I miss the days of Velveeta and ripple.
As a younger man, I considered myself a connoisseur of the finer things in life. Used Oldsmobiles, girls who parted their hair like Farrah Fawcett, and the occasional drink.
By occasional, I mean any occasion.
The late ’70’s were about as much like “That ’70s Show” as the ’50’s were like “Happy Days.” However, in the midst of all the manufactured nostalgia, what these two shows portrayed had a grain of truth to it.
We drank a lot of beer back then. The drinking age was 18, so it was legal to buy it. We all worked low-paying jobs and couldn’t afford the good beer, so a purchase was based on a dollar-to-quantity ratio rather than quality.
Seeing that I was obviously on a path to a yet-to-be-thought-of Jeff Foxworthy joke, my friend Steve decided to introduce me to some culture. He invited me to the Shakespeare Festival of Dallas in Fair Park.
At first I balked. I’d read Shakespeare and wasn’t impressed. To me, a Hamlet should be a menu item at Denny’s, not some play that you sit through in the middle of an amphitheater during a Texas August. However, after convincing me that I’d enjoy it and the price was right (free), I agreed.
We checked into our rooms near the park and Steve announced we’d now shop for wine and cheese. “Wine and cheese?” I asked. “Let’s splurge on good beer,” I added. Steve shook his head and said that he was making the call and that wine and cheese it would be.
As Steve shopped in one end of the store, I browsed the other. He found a bottle that cost $10 (a princely sum back then) and a block of Gouda. I’d never heard of either, but I had heard of Velveeta and ripple. The price seemed right on my find and we could get a whole lot more of both. Besides, I argued, if we left the Velveeta out in a bowl in the heat, we could bring a bag of chips and have dip, too.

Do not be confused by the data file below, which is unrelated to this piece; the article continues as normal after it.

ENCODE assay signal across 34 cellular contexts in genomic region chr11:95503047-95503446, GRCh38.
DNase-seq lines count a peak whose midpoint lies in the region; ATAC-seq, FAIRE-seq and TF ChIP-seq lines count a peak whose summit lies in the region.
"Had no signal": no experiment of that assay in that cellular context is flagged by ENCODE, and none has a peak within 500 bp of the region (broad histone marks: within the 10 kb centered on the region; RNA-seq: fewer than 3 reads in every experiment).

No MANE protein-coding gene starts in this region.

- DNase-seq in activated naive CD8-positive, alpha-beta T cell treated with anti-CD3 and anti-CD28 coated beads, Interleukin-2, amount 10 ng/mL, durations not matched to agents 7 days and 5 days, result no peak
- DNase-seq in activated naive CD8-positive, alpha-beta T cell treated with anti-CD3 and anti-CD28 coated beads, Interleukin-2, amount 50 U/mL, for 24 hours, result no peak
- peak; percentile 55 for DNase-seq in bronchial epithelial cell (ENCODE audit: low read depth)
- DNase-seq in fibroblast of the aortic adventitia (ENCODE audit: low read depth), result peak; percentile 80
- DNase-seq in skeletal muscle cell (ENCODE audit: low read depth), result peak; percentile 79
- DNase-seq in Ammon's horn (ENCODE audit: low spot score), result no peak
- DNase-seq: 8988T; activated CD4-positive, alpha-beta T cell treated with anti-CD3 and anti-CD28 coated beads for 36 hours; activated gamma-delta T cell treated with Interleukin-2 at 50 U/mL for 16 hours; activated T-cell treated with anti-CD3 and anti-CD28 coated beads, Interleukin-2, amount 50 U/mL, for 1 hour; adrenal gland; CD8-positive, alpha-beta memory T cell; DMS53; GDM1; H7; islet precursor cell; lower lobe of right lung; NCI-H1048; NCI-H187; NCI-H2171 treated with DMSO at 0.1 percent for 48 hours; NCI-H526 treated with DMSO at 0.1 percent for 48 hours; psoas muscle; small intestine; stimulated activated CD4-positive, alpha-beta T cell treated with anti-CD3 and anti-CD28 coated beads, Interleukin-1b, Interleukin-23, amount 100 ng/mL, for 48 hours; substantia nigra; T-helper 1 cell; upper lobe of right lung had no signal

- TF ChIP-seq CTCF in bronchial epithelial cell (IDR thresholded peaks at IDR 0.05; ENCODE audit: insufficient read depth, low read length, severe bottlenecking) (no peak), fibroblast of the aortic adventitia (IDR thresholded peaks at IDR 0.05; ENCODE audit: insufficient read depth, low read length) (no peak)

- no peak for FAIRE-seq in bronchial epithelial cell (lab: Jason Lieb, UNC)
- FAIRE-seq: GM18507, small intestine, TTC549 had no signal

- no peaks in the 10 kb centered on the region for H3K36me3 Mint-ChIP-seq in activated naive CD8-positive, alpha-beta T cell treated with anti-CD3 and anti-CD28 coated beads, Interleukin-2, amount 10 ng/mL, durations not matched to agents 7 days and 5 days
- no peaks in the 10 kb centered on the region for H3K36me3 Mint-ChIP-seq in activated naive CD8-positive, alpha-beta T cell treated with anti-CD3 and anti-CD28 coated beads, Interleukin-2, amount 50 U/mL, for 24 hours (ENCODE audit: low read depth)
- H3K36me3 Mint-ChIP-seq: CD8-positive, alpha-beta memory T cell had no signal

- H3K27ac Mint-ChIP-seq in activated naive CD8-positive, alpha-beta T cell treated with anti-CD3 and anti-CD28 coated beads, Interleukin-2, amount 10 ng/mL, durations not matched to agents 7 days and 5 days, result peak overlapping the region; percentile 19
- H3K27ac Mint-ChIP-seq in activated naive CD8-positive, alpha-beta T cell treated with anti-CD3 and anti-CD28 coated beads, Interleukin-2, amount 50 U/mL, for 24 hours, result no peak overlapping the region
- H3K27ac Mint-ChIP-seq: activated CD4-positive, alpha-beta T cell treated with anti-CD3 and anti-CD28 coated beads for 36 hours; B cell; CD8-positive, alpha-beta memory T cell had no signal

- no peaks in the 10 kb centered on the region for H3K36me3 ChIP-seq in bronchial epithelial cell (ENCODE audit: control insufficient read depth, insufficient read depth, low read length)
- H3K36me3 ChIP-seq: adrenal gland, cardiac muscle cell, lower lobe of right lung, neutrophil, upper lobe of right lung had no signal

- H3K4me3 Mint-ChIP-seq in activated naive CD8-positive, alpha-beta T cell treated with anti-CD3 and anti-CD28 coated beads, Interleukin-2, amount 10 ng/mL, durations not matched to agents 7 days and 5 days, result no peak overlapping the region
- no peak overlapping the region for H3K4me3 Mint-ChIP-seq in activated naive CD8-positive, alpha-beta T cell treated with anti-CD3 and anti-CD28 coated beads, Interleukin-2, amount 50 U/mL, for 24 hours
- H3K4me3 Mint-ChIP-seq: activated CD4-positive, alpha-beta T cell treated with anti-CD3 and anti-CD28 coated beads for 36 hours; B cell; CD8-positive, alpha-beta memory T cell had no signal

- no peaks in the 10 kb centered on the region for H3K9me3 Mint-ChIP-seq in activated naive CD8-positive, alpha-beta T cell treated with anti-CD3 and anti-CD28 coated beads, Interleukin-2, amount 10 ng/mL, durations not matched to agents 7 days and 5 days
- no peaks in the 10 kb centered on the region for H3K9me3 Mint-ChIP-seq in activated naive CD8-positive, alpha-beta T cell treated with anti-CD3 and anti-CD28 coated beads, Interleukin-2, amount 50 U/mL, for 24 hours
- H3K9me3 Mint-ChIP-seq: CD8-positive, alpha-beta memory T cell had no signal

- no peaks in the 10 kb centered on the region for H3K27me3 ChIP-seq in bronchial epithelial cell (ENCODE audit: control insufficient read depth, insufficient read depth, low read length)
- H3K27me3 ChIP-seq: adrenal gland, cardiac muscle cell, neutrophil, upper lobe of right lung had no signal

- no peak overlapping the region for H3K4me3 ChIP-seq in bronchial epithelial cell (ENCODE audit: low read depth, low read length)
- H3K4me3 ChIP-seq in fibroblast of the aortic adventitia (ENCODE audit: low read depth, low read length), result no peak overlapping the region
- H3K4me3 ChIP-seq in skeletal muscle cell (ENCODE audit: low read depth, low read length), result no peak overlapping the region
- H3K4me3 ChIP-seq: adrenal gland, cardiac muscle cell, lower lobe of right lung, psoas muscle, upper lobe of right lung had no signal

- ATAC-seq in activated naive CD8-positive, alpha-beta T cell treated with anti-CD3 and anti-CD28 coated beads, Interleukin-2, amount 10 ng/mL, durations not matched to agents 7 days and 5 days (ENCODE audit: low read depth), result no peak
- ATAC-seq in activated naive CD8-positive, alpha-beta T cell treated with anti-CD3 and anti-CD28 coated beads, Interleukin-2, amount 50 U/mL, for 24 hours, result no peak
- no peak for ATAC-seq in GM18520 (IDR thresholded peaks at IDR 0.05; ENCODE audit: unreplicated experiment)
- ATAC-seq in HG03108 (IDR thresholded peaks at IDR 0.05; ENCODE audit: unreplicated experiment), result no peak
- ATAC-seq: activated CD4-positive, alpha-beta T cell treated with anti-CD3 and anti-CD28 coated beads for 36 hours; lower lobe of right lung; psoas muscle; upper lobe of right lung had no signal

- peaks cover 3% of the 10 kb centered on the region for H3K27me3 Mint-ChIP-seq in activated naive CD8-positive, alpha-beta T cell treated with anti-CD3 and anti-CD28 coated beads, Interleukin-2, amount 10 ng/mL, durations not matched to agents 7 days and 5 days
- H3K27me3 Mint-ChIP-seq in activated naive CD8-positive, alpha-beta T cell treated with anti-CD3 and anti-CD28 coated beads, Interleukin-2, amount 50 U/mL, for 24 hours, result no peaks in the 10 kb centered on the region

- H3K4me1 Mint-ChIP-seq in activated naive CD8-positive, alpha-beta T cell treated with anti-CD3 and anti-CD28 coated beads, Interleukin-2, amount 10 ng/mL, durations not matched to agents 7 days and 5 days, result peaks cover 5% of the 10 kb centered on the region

Steve again shook his head and wine and cheese it was.
We took our place in the audience and saw “As You Like It” with Sigourney Weaver in the role of Rosalind. For this kid who’d never seen real culture, my eyes were opened. I began to appreciate what I was experiencing. All of it. Classic literature come to life on stage, real actors, real wine and real cheese. It was amazing.
The recent news stories of a Velveeta shortage made me think of all this. The Shakespeare, the wine, the cheese and Steve. Steve gave me an appreciation for a lot of things. He is the one who gave me my love of puns.
Steve died about 10 years ago, and I miss him.
This year, I’ll buy some Velveeta before it’s all gone and toast Steve with a glass of ripple. He wouldn’t find it classy, but he’d think it was a really Gouda joke.
© 2014 John Moore